The date is August 1914. The British Expeditionary Force is in France and You're in the Royal Field Artillery. You're riding alongside one of the battery's gun limbers on its way to the assigned position on the east side of Mons, Belgium. This begins your journey into the Hell they called World War One. To purchase this historical memoir go to https://createspace.com/3649268

Thursday, February 26, 2015

Grandfather's journal March 1915 Part II

All his journal entries are in my book "World War 1 - An Unkept Promise" on Kendle or paperback "The Great Promise" on Amazon

March 11th

We opened at dawn on the BOIS-DU-BEIZ, which was still held by enemy. We learned that the 7th Division had advanced as far as possible on our left, but had failed to take the AUBERS RIDGE. So to cooperate, our Division (Lahore) was ordered to consolidate the position we had won, and to hold it, which we did in spite of numerous counter attacks.
It was awful to see the Germans mowed down by our guns, for they made attack after attack in close formation, and were literally blown to pieces. Every attack, leaving the ground in front of our trenches more thickly covered with bodies.

A column of their reinforcements were caught plumb by our 15’  Howitzer. One round made a gap in the column of about 60 yards – men, horses and vehicles going in the air. In a confused mass, this our most mighty gun, did some terrific work.
My line, marvel of marvels, still held, only being broken once by shell fire. The day was much the same as yesterday – continual firing.
A stream of wounded and prisoners, as one batch, was coming through the RUE-DE-BOIS. Three of their own shell[s] came long into them, [which] killed or wounded about 20 of the prisoners. Strangely enough [they] never touched any of the natives who were escorting them.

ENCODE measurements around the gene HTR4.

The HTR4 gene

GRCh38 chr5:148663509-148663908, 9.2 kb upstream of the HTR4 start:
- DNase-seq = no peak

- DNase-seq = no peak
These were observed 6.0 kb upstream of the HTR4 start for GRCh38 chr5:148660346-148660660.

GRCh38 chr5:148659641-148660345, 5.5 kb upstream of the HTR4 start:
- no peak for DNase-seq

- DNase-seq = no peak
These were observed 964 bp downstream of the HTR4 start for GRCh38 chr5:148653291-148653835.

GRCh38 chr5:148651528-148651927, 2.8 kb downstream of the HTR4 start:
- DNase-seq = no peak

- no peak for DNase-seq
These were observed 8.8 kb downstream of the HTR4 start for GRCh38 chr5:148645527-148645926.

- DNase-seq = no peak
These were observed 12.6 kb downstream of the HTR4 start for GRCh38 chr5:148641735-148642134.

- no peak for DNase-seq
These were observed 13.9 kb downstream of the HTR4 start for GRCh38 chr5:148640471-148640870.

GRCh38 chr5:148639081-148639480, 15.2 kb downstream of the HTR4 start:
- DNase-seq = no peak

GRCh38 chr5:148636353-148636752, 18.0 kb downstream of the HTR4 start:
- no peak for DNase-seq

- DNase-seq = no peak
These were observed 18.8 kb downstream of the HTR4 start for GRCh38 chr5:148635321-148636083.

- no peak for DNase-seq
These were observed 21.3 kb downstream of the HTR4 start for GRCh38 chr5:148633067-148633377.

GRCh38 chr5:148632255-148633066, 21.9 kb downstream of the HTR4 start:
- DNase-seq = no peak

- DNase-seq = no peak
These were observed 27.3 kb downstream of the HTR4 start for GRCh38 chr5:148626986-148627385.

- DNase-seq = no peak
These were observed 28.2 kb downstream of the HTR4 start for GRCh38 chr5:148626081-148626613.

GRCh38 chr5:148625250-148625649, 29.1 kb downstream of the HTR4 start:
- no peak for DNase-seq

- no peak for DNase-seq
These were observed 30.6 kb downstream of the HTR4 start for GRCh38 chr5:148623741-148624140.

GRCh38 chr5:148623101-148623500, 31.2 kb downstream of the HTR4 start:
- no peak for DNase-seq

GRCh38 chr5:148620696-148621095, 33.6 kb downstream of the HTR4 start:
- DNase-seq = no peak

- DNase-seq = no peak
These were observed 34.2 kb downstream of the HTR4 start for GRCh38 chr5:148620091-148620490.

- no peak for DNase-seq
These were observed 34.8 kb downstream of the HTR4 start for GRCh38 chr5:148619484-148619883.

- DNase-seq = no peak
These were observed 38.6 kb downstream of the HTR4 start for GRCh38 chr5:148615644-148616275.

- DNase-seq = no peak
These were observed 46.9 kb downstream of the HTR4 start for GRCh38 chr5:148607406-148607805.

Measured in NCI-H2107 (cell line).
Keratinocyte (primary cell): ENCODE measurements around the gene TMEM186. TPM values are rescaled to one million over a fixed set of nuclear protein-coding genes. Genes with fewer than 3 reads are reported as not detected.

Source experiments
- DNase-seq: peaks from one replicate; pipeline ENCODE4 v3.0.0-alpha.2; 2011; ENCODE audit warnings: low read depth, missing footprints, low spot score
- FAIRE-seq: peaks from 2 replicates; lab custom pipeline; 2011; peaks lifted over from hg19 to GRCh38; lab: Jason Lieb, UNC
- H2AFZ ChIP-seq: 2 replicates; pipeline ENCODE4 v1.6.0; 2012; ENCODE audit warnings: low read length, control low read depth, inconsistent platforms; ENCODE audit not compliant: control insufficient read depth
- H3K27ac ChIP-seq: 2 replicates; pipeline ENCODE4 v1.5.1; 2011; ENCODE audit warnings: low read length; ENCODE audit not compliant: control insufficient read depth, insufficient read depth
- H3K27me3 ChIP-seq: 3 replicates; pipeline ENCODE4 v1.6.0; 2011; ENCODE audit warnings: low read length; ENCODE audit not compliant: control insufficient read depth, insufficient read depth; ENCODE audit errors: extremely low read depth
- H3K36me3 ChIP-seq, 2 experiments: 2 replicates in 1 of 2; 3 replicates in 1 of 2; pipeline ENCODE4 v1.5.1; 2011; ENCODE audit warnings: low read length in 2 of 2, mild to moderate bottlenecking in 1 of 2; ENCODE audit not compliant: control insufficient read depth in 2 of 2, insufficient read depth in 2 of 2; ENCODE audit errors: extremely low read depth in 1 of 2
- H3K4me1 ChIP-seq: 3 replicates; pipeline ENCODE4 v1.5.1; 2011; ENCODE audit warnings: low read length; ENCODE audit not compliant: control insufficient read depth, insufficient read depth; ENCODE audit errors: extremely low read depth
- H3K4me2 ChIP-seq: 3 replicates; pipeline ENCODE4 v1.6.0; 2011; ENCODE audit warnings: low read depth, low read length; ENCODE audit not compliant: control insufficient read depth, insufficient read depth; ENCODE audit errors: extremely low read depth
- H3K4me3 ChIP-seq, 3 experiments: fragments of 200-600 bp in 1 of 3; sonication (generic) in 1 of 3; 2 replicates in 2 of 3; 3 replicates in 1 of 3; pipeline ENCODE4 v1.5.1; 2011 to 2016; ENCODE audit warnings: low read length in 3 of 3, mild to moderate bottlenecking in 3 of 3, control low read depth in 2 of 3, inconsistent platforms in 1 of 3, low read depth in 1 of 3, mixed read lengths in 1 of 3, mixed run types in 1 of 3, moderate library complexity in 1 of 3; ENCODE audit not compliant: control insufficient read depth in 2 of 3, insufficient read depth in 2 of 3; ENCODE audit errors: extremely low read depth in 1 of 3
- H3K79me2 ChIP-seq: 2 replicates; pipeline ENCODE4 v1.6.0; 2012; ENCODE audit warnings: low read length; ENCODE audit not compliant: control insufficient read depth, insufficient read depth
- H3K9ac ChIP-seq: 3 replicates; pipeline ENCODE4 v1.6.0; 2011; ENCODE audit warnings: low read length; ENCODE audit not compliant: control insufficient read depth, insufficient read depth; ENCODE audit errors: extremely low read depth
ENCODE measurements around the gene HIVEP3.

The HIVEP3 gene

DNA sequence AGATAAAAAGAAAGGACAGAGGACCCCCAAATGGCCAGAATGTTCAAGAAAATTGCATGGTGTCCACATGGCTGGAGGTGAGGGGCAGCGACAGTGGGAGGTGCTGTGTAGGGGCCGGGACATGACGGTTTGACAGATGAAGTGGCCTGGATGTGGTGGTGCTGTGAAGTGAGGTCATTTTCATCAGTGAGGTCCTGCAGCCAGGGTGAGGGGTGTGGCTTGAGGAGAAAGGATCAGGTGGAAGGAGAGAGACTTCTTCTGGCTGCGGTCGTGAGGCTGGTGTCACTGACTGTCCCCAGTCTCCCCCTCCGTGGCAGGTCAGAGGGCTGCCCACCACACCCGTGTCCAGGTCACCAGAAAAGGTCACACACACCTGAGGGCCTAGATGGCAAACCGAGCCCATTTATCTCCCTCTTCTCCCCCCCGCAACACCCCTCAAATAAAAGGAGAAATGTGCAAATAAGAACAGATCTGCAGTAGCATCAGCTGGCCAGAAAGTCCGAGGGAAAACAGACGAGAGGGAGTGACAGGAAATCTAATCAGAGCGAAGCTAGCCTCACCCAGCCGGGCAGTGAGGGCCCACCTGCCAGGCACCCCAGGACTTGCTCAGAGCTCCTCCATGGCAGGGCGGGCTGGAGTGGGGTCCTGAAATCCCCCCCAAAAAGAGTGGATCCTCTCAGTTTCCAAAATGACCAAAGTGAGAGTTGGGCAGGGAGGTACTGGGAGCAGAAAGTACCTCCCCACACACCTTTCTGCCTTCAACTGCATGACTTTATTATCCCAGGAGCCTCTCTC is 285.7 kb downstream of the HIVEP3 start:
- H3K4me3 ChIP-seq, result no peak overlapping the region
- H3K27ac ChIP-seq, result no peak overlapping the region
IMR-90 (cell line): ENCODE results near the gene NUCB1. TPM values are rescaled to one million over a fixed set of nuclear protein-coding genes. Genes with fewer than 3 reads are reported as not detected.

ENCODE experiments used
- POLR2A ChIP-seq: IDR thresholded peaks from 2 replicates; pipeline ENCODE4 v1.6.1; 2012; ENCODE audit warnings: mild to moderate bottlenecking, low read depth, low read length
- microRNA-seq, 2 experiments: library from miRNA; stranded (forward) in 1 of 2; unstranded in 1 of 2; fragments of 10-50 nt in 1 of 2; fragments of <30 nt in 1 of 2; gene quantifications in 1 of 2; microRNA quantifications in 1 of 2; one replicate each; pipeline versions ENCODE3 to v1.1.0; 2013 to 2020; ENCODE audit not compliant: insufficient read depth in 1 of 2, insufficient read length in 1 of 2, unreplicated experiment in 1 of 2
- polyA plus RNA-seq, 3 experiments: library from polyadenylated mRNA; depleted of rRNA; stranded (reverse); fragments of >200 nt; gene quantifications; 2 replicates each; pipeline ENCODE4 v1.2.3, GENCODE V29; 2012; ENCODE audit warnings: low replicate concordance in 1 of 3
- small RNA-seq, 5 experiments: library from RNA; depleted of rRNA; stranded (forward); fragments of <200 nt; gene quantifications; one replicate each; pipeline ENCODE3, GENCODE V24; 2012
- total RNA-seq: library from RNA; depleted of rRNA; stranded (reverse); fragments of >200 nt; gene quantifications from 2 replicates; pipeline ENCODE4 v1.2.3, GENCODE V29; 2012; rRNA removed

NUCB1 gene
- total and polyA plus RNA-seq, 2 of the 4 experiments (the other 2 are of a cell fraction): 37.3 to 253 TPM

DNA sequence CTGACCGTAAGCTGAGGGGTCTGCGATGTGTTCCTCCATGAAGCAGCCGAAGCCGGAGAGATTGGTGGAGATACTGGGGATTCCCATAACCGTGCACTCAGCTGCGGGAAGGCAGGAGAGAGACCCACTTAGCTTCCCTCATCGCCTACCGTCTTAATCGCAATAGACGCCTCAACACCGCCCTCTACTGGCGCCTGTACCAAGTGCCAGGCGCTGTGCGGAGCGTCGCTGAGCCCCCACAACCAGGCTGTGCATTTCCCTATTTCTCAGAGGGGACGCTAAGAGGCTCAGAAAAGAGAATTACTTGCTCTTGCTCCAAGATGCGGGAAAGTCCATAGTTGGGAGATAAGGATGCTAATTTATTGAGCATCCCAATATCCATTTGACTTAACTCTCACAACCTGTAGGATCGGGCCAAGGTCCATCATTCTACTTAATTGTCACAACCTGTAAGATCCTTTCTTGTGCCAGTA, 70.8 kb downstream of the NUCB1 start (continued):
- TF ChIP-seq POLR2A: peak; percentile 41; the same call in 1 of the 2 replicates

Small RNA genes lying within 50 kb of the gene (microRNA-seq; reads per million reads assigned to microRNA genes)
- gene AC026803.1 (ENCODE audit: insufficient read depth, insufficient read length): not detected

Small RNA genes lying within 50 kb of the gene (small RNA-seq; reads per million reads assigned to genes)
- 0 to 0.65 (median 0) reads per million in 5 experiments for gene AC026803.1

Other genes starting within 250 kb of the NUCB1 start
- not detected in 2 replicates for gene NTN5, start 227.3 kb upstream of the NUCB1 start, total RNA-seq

Our artillery observers in the vicinity [said that] it was funny to see the niggers laughing at the Germans, the thought of them being outed by their own chaps seem to amuse them greatly. They made the Germans walk slowly and keep to the road, for it was evident the scared prisoners would have liked to have run across country. 

March 12th

[We] kept up steady rate of fire throughout the night, raising a little at dawn, and throughout the morning [we] engaged various targets. The enemy commenced to bombard RICHEBOURG (which was about 400 yards to our left) with salvos from their 8.2 Howitzers (nicknamed coal-boxes or Jack Johnsons).
In the afternoon my communication broke down; consequently the battery had to stop firing. I went along the line and whilst crossing a main road, shell[s] were falling pretty thick, although the majority were going into the village. I found the break in the wire; a shell had hit it square and chopped a piece out. I took our now favorite cover and got in the hole made by the shell. [I] repaired the line, [then] tapped in and found everything alright. Another line running in the same direction was also broken like mine, so I repaired it, tapped the line and asked who they were, it was the 9th Brigade. They were profuse in their thanks for it had saved them an uncomfortable job.
Was still pretty hot when I reached the battery; the guns were very lucky for nothing fell between us and the village.

They were bombarding the poor old church fiercely.  Three of us (two telephonists and myself) were watching the effect of the fire and speculating which would be the next to go in the air.      

Several splinters [were] whizzing over our heads at every salvo, but we took no notice, until one small piece hit me in the muscle of my right arm, but [it] did not penetrate.
The next salvo, a good sized piece, just grazed my cheek and went about 2 inches into the ground at my feet.  I scratched it out, [but] had it been a couple of inches more near, it would doubtless have given me a nasty knock. 

We thought we had watched the fun long enough, so we went into our little house and had ‘ tea’  – nothing short of an earthquake would make us miss that at this time, for some cows near bye [sic] kindly supplied us with milk, and milk in tea is ‘ bon’ .
In the evening the Manchesters caught 5 spies in RICHEBOURG. They were found in underground cellars and must have been there months. They received scant ceremony, and no doubt were soon put out of the world quickly. For spies, either man or woman, were promptly dealt with, especially by the French.
The night was rather more quiet, only doing little firing; we had gained and consolidated our objective and the Germans seemed glad to keep quiet, as long as we would let them.

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